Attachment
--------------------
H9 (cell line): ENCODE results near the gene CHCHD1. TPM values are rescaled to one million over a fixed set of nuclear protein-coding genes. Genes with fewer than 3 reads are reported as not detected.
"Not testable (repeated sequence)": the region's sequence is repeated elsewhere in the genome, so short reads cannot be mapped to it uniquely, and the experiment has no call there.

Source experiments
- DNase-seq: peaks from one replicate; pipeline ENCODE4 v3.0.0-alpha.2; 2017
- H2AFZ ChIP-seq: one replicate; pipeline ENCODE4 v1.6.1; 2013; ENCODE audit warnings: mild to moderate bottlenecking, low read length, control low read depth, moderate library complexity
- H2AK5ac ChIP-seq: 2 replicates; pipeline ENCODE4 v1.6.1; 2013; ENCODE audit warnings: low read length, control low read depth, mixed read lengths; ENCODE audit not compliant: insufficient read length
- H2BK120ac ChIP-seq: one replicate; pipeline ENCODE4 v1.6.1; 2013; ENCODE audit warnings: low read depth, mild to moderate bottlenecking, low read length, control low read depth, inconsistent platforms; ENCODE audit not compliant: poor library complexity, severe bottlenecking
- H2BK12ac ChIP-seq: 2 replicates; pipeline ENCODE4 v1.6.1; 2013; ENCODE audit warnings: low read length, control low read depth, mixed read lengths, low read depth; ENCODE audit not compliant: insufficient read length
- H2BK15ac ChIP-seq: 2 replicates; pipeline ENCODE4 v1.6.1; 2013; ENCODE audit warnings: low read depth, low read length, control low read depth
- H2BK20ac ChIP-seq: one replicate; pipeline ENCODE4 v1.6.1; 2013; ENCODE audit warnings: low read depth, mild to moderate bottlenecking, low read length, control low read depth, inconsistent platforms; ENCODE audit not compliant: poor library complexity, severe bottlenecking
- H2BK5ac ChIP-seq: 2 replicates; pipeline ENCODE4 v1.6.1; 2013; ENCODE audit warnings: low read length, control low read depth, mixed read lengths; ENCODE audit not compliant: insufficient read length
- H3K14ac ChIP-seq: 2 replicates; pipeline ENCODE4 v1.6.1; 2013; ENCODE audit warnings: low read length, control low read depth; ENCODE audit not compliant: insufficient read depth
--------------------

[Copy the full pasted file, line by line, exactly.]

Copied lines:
H9 (cell line): ENCODE results near the gene CHCHD1. TPM values are rescaled to one million over a fixed set of nuclear protein-coding genes. Genes with fewer than 3 reads are reported as not detected.
"Not testable (repeated sequence)": the region's sequence is repeated elsewhere in the genome, so short reads cannot be mapped to it uniquely, and the experiment has no call there.

Source experiments
- DNase-seq: peaks from one replicate; pipeline ENCODE4 v3.0.0-alpha.2; 2017
- H2AFZ ChIP-seq: one replicate; pipeline ENCODE4 v1.6.1; 2013; ENCODE audit warnings: mild to moderate bottlenecking, low read length, control low read depth, moderate library complexity
- H2AK5ac ChIP-seq: 2 replicates; pipeline ENCODE4 v1.6.1; 2013; ENCODE audit warnings: low read length, control low read depth, mixed read lengths; ENCODE audit not compliant: insufficient read length
- H2BK120ac ChIP-seq: one replicate; pipeline ENCODE4 v1.6.1; 2013; ENCODE audit warnings: low read depth, mild to moderate bottlenecking, low read length, control low read depth, inconsistent platforms; ENCODE audit not compliant: poor library complexity, severe bottlenecking
- H2BK12ac ChIP-seq: 2 replicates; pipeline ENCODE4 v1.6.1; 2013; ENCODE audit warnings: low read length, control low read depth, mixed read lengths, low read depth; ENCODE audit not compliant: insufficient read length
- H2BK15ac ChIP-seq: 2 replicates; pipeline ENCODE4 v1.6.1; 2013; ENCODE audit warnings: low read depth, low read length, control low read depth
- H2BK20ac ChIP-seq: one replicate; pipeline ENCODE4 v1.6.1; 2013; ENCODE audit warnings: low read depth, mild to moderate bottlenecking, low read length, control low read depth, inconsistent platforms; ENCODE audit not compliant: poor library complexity, severe bottlenecking
- H2BK5ac ChIP-seq: 2 replicates; pipeline ENCODE4 v1.6.1; 2013; ENCODE audit warnings: low read length, control low read depth, mixed read lengths; ENCODE audit not compliant: insufficient read length
- H3K14ac ChIP-seq: 2 replicates; pipeline ENCODE4 v1.6.1; 2013; ENCODE audit warnings: low read length, control low read depth; ENCODE audit not compliant: insufficient read depth